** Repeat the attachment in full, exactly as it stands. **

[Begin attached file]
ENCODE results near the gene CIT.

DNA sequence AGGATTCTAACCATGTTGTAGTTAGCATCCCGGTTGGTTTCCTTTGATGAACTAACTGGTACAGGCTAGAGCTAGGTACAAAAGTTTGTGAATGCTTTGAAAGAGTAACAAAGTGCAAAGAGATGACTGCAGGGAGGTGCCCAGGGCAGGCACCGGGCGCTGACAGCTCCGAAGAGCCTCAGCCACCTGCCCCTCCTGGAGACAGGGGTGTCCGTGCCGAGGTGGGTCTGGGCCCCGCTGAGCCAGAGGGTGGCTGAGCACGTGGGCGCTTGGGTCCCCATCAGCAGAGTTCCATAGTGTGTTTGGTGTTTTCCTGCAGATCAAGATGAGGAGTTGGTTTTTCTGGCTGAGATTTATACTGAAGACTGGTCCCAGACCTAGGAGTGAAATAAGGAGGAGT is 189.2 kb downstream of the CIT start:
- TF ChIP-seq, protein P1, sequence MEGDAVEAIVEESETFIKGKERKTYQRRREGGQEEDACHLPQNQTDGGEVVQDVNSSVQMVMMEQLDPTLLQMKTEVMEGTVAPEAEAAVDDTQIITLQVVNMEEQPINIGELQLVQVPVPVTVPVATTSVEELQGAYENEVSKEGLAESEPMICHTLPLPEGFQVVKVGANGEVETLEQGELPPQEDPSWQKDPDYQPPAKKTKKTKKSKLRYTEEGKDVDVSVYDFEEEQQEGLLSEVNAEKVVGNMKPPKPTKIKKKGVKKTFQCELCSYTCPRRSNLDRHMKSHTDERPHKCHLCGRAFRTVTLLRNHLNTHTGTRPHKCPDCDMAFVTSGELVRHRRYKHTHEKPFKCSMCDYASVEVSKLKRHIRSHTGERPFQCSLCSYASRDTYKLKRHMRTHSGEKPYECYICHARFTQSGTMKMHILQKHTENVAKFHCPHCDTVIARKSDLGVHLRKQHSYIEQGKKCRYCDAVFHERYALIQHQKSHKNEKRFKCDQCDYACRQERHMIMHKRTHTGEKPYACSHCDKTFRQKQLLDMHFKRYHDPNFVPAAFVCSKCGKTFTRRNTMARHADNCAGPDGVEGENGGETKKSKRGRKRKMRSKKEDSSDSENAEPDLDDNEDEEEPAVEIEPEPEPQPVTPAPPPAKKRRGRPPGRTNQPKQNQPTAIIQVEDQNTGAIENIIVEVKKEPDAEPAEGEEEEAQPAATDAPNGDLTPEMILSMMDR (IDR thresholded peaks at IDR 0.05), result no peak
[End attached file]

ENCODE results near the gene CIT.

DNA sequence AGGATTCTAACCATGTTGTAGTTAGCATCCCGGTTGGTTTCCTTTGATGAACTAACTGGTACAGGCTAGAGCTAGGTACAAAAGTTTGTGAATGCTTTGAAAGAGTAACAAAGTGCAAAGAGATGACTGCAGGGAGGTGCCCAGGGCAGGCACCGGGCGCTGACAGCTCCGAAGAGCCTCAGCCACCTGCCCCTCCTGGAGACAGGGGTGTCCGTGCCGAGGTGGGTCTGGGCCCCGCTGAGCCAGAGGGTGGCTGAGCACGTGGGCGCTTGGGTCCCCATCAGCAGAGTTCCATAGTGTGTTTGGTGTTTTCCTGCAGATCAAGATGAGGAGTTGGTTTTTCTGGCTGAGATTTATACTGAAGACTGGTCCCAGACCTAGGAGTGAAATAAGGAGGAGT is 189.2 kb downstream of the CIT start:
- TF ChIP-seq, protein P1, sequence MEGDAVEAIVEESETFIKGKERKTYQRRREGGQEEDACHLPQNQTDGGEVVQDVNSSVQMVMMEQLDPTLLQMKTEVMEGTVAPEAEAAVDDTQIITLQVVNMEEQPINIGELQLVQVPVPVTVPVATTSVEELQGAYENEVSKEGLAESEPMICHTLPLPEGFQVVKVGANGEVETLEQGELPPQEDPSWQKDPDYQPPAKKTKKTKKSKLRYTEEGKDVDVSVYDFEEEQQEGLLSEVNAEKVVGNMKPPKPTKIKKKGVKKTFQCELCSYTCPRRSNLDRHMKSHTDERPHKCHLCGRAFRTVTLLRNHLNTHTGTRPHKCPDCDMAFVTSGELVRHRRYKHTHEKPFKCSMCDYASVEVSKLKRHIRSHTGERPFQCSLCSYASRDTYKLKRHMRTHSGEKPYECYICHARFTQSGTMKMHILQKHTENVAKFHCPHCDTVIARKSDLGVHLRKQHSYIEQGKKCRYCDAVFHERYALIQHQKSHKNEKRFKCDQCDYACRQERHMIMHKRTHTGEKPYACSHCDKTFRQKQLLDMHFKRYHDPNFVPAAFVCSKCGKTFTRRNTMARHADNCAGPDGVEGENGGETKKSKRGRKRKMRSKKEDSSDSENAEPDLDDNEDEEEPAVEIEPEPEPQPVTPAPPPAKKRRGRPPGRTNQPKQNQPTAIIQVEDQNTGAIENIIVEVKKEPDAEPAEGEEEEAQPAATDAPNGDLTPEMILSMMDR (IDR thresholded peaks at IDR 0.05), result no peak